Well, see how some of the Global Voices translators answer this question!
“I’m a volunteer translator because I think it’s very important to convey people’s voices in a way and a language each one can understand.”, says Gabriela Garcia Calderon Orbe who joined Global Voices in Spanish in November 2007 and has since translated over 2,680 posts.
“Because I will get to know social media like I have never known it before and also get to meet, through translating Global Voices articles, wonderful people from all over the world, who are as crazy as I am for changes and who are striving for it digitally,” says Thalia Rahme, from Beirut, a volunteer of Global Voices in Arabic and French.
“I like the idea of being able to inform others about what's happening in the remotest, often forgotten locales, thus helping weave ties between people living in the four corners of the world”, says Paris based French translator Samantha Deman.
“Because I learn so much about the world with Global Voices that I want to share this knowledge with those who are not fortunate enough to read it in English,” says Paula Góes, a Brazilian translator based in London who joined Global Voices in Portuguese team in 2007.
“Because it's a truly multicultural experience. Inspiring people write news stories from all around the world – I want to help to make their voice sound loud!” says Kasia Odrozek, a Polish translator based in Berlin who joined Global Voices in Polish team in 2011.
“Because you can help the message reach the people”, says Aygun Janmammadova, a translator from Global Voices in Russian.
“Because I want local voices to be heard globally,” says Maria Waldvogel, who joined the Global Voices in German team in February 2011.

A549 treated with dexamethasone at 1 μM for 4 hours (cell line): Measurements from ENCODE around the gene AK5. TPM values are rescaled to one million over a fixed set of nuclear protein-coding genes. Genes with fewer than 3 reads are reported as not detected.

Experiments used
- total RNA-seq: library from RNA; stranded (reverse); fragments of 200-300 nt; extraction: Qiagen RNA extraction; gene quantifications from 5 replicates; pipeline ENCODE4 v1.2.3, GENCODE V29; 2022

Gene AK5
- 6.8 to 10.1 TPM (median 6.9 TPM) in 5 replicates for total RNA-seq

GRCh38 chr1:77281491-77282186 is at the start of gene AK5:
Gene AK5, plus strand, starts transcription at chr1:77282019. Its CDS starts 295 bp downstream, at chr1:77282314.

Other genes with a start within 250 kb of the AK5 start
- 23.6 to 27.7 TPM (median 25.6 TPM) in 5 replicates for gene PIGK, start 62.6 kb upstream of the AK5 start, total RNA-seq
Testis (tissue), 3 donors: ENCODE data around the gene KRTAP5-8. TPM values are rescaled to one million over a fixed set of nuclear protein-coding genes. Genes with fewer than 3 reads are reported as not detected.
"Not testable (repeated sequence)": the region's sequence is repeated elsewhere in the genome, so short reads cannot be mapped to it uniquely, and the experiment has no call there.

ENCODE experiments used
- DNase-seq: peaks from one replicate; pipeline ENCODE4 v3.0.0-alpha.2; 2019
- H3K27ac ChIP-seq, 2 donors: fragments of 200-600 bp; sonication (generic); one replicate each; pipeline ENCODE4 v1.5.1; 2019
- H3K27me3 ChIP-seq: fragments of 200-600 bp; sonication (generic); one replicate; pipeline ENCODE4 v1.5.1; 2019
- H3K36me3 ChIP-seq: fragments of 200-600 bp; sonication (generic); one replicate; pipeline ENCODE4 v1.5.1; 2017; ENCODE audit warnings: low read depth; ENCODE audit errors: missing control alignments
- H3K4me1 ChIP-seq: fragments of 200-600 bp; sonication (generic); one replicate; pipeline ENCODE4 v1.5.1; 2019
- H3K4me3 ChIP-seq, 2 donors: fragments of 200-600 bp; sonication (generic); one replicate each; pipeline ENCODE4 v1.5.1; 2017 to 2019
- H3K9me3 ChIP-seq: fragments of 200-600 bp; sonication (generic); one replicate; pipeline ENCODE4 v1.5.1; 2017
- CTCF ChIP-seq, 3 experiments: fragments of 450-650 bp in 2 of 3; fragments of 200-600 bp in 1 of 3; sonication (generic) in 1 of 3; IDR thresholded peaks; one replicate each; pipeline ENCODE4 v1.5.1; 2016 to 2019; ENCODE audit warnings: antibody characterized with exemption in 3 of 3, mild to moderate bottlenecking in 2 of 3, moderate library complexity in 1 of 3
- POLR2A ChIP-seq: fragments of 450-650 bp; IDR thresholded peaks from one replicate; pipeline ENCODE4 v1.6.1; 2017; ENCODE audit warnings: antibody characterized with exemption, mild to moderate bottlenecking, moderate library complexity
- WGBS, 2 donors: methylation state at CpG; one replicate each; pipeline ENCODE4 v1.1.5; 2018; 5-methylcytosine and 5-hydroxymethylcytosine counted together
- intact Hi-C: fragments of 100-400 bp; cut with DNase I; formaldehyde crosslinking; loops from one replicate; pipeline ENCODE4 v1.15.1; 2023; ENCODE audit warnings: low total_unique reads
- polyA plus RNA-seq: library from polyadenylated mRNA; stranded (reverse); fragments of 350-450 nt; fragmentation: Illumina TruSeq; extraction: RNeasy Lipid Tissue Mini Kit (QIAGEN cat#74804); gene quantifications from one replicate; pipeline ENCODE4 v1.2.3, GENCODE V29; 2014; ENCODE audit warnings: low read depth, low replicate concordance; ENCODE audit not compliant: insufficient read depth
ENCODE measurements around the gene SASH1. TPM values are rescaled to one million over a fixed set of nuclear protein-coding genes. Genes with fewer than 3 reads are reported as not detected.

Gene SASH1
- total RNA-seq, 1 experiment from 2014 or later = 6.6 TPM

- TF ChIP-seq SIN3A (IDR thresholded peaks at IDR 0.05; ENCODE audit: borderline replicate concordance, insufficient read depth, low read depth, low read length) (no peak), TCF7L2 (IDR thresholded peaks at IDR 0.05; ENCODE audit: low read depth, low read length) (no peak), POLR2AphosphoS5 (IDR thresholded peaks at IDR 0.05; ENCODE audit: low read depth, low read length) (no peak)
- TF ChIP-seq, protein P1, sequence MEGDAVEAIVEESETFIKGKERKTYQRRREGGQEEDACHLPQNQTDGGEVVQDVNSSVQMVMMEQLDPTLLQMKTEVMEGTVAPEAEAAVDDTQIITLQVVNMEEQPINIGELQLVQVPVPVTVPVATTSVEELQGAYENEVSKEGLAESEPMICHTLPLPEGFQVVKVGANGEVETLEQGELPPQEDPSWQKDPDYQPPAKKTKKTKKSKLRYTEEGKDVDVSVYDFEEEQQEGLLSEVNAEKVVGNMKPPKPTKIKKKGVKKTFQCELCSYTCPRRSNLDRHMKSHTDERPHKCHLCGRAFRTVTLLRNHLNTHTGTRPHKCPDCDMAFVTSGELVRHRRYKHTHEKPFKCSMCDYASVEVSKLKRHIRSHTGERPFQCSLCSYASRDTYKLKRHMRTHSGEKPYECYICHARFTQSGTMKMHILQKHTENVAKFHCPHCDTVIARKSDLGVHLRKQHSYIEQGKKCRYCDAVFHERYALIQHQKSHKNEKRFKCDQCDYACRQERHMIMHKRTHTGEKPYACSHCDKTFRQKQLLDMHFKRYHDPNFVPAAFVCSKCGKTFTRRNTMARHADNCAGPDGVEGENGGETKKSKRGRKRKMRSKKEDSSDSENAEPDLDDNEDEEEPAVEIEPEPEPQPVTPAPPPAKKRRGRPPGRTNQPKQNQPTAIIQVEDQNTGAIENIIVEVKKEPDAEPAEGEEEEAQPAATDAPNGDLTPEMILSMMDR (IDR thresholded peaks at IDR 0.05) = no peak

“Volunteering translation for the GV feels like willingly opening new windows to the world and its million realities.”, says Anna Kokkinidou, a translator for Global Voices in Greek.
Besides getting involved in a very rewarding volunteer work, Lingua translators receive top of the page credit for their work and can gain valuable exposure for building translator portfolios. You will be a member of our international community and get to know people from our over the world who share the same interests. Most of all: you will have fun!
I would like to become a volunteer translator, what should I do?
We will be very happy to welcome you in our team! All you need to do to start with is complete our application form to provide basic information about you. We look forward to receiving your message!
I am not a professional translator. Can I still apply to volunteer?
What happens after I apply to become a volunteer translator?
The Lingua Manager or the Lingua Editor for the target language you chose will contact you shortly. Bear with us if we didn't return to you immediately, as our Lingua Editors are volunteers as well.
Can I choose the posts I want to translate?